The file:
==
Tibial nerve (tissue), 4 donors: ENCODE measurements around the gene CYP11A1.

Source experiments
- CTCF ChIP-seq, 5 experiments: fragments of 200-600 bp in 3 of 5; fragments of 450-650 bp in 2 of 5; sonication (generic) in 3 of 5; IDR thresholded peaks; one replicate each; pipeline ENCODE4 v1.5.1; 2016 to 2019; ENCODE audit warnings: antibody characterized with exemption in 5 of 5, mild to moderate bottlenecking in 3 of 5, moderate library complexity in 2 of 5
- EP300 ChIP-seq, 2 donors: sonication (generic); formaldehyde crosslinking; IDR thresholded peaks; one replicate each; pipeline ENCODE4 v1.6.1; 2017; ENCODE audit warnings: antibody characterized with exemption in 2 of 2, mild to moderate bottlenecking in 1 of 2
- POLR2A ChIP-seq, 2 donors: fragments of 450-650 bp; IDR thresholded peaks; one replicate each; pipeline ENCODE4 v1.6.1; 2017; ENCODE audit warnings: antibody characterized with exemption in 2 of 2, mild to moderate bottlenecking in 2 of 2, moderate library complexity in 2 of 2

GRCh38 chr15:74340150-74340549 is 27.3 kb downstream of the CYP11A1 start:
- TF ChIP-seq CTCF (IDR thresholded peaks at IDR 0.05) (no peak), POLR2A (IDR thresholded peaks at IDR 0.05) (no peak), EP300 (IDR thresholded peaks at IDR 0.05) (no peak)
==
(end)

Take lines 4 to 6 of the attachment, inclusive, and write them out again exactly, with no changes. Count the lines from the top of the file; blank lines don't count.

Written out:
- EP300 ChIP-seq, 2 donors: sonication (generic); formaldehyde crosslinking; IDR thresholded peaks; one replicate each; pipeline ENCODE4 v1.6.1; 2017; ENCODE audit warnings: antibody characterized with exemption in 2 of 2, mild to moderate bottlenecking in 1 of 2
- POLR2A ChIP-seq, 2 donors: fragments of 450-650 bp; IDR thresholded peaks; one replicate each; pipeline ENCODE4 v1.6.1; 2017; ENCODE audit warnings: antibody characterized with exemption in 2 of 2, mild to moderate bottlenecking in 2 of 2, moderate library complexity in 2 of 2

GRCh38 chr15:74340150-74340549 is 27.3 kb downstream of the CYP11A1 start: